Chadwick Boseman's Inner Circle on His Secret Cancer Battle: "He Was a Very Private Person"

Ta-Nehisi Coates - Lupita Nyong'o-Chadwick Boseman-Getty-H 2020
Shahar Azran/WireImage

Author and 'Black Panther' graphic novelist Ta-Nehisi Coates with Lupita Nyong’o and Boseman at NYC’s The Apollo in 2018.

Despite struggling with late-stage colon cancer, "he wasn't going to let this disease stop him from telling these amazing stories and showing his art in the prime of his life."

Last year, Dr. Wayne A.I. Frederick, the president of Howard University, met star alumni Chadwick Boseman and Phylicia Rashad for dinner to discuss the school's plans for its Fine Arts program. Frederick recalls noticing that Boseman looked "smaller than he had been," after having lost weight; he presumed it was for a film and asked Boseman how difficult it was to change weight so rapidly for roles. "In his usual style, he gave a long, detailed answer, explaining that he was a vegetarian and was exercising and trying to take care of himself and do what he had to do," he says. "It was a very thoughtful response, never letting on that anything else was happening."

As the world would find out, there was something very significant going on: Boseman was fighting colon cancer. He was diagnosed with stage 3 of the disease in 2016, which progressed to stage 4, leading to his death Aug. 28. Boseman’s deflection was a sign of the actor’s integrity, says the university president: "One of his greatest attributes was never burdening anyone else, but being there to shoulder everyone else’s burdens."

His battle with cancer was kept extremely private. Close collaborators like Black Panther helmer Ryan Coogler and Da 5 Bloods director Spike Lee have said they didn’t know about his health struggles. Those who were aware included a very tight-knit group of friends and members of his team, including producing partner Logan Coles, longtime agent Michael Greene of Greene & Associates Talent Agency and trainer Addison Henderson.

Henderson met Boseman nine years ago through Coles, whom the star had been best friends with since their days at Howard. "We were like three amigos, brothers, here in L.A.," says Henderson, who trained Boseman for Captain America: Civil War and Black Panther, with a slim-down for Marshall in between. Henderson spent years watching his friend undergo rigorous training, filming and press schedules, all while fighting cancer.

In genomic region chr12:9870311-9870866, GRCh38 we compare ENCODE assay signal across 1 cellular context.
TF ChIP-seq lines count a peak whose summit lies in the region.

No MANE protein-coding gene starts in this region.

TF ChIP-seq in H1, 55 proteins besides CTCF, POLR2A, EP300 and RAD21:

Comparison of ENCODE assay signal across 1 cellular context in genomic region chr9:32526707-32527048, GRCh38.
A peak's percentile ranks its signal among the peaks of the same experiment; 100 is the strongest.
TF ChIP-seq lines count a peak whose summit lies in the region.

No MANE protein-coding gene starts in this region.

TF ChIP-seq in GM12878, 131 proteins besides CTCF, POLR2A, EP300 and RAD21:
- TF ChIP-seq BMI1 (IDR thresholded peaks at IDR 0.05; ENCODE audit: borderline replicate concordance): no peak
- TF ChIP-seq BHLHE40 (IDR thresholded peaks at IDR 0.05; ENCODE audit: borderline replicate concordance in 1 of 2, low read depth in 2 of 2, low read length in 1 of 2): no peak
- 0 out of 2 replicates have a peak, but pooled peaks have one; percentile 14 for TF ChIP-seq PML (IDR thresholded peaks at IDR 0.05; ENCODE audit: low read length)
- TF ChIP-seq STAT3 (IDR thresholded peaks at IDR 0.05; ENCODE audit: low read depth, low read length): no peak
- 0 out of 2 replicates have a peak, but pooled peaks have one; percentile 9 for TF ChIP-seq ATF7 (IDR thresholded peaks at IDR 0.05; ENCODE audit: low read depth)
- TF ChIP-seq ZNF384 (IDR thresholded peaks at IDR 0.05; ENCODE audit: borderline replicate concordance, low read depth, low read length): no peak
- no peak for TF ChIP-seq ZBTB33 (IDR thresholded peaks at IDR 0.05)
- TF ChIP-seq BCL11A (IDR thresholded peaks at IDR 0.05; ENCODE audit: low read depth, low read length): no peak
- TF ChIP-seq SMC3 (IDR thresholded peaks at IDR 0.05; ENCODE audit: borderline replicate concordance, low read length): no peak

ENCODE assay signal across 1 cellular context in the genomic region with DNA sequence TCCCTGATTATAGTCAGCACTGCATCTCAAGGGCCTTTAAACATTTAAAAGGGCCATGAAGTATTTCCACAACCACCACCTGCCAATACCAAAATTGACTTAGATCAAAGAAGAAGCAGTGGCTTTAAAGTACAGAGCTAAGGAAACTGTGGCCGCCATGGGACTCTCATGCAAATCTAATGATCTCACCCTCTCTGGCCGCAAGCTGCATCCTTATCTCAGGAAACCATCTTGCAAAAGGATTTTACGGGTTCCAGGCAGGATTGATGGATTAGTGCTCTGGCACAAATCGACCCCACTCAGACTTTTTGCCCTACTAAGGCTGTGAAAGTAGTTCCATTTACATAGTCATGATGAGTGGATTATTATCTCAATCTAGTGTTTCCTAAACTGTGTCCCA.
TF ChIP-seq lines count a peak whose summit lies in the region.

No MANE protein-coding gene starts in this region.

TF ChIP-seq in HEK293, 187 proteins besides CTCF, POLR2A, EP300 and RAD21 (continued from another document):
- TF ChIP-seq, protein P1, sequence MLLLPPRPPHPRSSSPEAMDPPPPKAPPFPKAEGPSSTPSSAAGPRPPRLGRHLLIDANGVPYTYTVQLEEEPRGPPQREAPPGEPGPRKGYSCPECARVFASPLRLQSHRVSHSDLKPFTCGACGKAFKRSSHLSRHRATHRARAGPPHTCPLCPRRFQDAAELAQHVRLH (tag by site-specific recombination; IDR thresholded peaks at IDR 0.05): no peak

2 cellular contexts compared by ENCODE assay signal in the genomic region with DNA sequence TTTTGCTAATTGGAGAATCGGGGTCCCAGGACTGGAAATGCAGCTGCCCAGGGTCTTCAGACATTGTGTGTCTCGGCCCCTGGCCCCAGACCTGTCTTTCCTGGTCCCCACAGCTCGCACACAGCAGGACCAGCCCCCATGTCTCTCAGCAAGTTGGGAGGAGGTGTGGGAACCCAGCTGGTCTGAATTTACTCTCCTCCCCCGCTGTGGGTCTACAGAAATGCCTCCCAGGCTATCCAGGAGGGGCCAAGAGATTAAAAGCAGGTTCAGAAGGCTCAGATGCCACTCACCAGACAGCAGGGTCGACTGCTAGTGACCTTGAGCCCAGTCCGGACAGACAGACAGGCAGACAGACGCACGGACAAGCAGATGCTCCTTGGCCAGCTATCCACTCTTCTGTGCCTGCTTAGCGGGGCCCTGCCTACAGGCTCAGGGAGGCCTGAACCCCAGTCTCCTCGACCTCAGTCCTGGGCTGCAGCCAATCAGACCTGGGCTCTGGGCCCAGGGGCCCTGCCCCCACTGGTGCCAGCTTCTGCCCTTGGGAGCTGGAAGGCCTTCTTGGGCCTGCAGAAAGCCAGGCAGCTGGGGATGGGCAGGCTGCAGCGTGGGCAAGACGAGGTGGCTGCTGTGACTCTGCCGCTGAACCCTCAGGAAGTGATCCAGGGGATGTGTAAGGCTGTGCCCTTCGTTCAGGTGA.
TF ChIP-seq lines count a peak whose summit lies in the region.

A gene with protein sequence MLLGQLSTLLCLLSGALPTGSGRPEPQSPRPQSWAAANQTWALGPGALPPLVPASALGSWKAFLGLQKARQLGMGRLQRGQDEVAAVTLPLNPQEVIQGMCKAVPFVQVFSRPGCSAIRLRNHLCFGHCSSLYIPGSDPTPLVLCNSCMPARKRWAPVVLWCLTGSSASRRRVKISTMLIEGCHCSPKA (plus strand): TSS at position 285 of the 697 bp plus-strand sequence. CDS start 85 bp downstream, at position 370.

"I used to tell Chad, 'Man, you remind me of my dad,'" says Henderson, who watched his own father beat cancer four times. "'You guys are fighters, and you never stop moving forward.' For us, it was just like, 'Let’s keep going, let’s keep doing what you want to do, let’s keep training.' And then, me and Logan and his family, his wife [Taylor Simone Ledward], we were always just here to support him."

Henderson says that despite his diagnosis, Boseman chose to make the most of each day and give his career his all: "He was just living his artistic life to the fullest and using his time and his moment to really affect people."

The decision to keep Boseman’s cancer battle under wraps came because "Chadwick did not want to have people fuss over him," says Greene. "He was a very private person."

That meant that Boseman sometimes was quietly struggling on set, as with the upcoming Netflix film Ma Rainey’s Black Bottom, where Greene says "he was really in hard-core pain" but "felt that being able to be with [producer] Denzel [Washington] and to launch this cycle of [playwright] August Wilson at Netflix was so exciting to him."

Henderson, who is also an actor and director, remembers similar experiences. When he was working on his first feature film, 2020’s G.O.D., Henderson recalls Boseman sitting and giving him script notes for hours "while battling and dealing with his own things." Later, after Boseman powered through a full schedule of shooting Da 5 Bloods in Thailand followed by reshoots of his 2019 film 21 Bridges, "he was tired but he came to Buffalo, where I shot my movie, and stayed for days with me, just to talk through stuff with me, just to be a good brother," Henderson says. "He didn’t have to do that, he could have gone home and just rested. For me, that was just something that I’ll never forget."

"Some people wait a lifetime to get the opportunity that he had," adds Henderson, "and Chad had so much wisdom, so much knowledge, so much inside of him that he wasn’t going to let this disease stop him from telling these amazing stories and showing his art in the prime of his life."

This story first appeared in the Sept. 2 issue of The Hollywood Reporter magazine. Click here to subscribe.